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Surg Gynecol Obstet. 1986 Dec;163(6):518-22.

Value of routine pathology in herniorrhaphy performed upon adults.

Abstract

The value of routine pathologic study of specimens taken at herniorrhaphy performed upon adults was assessed. All 789 patients who underwent inguinal or femoral herniorrhaphy at the Long Island Jewish Medical Center from January 1983 through July 1984 were studied. Patients were classified into five groups; 1, no specimen was sent for pathologic evaluation; 2, confirmation of hernia sac; 3, confirmation of hernia sac with additional expected pathologic findings (such as lipoma or hydrocele); 4, unexpected additional pathologic findings which appeared abnormal at operation, and 5, unexpected additional pathologic findings which appeared normal at operation. During this time period there were 935 herniorrhaphy procedures performed. Three of 1,020 specimens examined contained unexpected pathologic findings (groups 4 and 5): non-Hodgkin's lymphoma, liposarcoma and atypical lipoma. Only one specimen (group 5) with an abnormal pathology report showed an atypical lipoma which appeared normal at operation (0.098 per cent). The outcome of the operation was not altered by the pathology results in these three patients from either group 4 or 5. Aggregate charges for all specimens was $30,528.00 (a mean charge per patient of $48.00). Annual savings to the health care system of the United States by omitting routine pathologic examination of specimens from groups 1, 2 and 3 would be $18 million. Although there may be some justification for routine tissue testing for medical and legal reasons and quality assurance purposes or for specimens which appeared abnormal at operation, these data suggest that for patients who undergo herniorrhaphy, little positive effect on the outcome is gained from routine pathologic examination of specimens which appeared normal at operation.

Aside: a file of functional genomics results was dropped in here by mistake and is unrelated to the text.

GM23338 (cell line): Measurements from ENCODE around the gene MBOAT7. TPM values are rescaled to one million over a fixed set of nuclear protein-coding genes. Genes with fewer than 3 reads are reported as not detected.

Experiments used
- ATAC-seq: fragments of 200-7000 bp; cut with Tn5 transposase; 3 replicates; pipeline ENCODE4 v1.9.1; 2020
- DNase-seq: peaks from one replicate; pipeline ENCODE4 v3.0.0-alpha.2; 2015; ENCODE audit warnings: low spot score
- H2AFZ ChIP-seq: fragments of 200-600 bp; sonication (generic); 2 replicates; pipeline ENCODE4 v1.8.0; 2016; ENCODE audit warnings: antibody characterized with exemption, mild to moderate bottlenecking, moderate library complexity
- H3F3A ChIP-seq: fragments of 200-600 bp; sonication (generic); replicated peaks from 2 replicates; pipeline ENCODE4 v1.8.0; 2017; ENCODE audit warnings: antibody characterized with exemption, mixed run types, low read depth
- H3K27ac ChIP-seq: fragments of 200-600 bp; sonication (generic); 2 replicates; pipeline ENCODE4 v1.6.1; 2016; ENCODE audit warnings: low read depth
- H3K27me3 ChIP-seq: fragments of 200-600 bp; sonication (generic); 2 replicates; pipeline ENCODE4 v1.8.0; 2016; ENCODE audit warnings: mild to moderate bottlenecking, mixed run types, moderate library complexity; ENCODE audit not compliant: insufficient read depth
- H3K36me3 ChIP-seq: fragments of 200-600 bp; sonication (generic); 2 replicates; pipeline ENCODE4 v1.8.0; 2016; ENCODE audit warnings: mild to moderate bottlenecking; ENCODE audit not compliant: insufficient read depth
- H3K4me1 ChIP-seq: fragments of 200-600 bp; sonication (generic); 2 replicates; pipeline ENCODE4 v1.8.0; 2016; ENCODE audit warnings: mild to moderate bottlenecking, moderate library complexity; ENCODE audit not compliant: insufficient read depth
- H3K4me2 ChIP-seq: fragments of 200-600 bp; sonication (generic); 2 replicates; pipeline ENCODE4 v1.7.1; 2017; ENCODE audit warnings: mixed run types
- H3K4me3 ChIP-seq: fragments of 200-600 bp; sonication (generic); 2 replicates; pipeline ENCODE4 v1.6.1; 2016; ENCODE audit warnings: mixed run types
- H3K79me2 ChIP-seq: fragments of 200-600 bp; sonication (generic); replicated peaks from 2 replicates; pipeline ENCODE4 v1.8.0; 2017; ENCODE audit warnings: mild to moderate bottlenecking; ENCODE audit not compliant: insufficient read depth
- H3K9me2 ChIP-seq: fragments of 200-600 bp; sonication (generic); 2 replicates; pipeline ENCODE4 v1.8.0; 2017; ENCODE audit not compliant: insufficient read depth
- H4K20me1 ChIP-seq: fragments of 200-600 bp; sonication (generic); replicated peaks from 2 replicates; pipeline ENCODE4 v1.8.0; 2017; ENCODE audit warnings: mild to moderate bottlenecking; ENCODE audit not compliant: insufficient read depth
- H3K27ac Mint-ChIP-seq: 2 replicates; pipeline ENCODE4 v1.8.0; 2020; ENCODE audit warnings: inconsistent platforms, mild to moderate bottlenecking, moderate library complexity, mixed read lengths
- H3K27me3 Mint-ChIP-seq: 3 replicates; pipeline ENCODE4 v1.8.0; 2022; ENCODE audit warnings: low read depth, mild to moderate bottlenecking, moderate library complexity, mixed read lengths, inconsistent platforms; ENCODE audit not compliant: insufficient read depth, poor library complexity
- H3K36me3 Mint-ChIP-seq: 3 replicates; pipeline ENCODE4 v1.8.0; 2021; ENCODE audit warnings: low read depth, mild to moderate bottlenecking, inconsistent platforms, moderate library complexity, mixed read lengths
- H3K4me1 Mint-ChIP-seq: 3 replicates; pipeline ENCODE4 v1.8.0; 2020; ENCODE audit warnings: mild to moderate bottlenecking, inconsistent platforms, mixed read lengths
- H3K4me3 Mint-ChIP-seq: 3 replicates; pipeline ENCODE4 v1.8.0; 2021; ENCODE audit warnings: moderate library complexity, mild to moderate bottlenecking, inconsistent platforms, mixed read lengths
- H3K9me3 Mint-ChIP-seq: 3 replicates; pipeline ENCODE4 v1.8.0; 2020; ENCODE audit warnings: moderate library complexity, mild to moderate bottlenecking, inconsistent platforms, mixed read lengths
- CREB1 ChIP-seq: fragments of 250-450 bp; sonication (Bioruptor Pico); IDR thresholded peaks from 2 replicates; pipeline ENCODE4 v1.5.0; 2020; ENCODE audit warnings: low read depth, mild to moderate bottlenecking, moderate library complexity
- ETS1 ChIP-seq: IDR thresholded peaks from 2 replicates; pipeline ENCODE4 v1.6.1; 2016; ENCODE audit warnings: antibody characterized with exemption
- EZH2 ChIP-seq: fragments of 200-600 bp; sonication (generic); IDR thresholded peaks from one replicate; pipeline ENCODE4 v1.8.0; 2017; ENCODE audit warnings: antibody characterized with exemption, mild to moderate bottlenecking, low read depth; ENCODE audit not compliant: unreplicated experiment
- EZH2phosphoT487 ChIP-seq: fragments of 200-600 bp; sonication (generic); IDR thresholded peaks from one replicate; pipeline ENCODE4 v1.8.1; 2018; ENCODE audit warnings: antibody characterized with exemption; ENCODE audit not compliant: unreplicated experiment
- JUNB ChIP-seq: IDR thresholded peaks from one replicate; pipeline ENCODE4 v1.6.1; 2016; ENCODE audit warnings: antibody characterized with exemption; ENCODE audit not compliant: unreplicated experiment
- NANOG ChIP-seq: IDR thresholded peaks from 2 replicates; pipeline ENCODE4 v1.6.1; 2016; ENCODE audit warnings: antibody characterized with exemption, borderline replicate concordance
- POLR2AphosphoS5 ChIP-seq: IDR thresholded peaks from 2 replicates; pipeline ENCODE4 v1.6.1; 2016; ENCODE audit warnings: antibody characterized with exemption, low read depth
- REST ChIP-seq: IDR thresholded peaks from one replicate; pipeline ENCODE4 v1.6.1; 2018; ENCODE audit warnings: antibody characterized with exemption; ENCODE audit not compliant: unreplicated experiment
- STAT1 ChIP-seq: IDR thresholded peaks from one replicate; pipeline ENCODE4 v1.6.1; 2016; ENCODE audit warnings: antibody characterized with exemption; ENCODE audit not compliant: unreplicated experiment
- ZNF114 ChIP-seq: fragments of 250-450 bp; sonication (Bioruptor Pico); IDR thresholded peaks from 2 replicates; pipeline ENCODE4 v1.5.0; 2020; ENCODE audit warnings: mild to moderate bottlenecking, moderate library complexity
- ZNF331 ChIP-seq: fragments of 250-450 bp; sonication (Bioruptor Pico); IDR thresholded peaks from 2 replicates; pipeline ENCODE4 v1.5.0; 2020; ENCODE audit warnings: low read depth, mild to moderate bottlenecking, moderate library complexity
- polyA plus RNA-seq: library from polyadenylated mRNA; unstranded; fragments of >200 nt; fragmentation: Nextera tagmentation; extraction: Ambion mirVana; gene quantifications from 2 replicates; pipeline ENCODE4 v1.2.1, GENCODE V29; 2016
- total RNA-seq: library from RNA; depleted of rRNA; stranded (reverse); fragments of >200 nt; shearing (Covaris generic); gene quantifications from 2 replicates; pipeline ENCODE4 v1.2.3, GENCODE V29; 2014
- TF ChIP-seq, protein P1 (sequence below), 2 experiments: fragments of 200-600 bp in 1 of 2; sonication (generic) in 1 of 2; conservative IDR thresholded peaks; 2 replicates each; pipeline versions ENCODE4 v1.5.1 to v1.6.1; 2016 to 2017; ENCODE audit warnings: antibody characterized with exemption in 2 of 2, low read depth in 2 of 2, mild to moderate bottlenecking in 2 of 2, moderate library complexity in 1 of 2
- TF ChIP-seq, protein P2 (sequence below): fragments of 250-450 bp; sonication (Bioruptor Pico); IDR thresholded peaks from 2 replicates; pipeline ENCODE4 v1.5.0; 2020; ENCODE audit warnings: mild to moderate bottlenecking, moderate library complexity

PMID:
3787425
[PubMed - indexed for MEDLINE]
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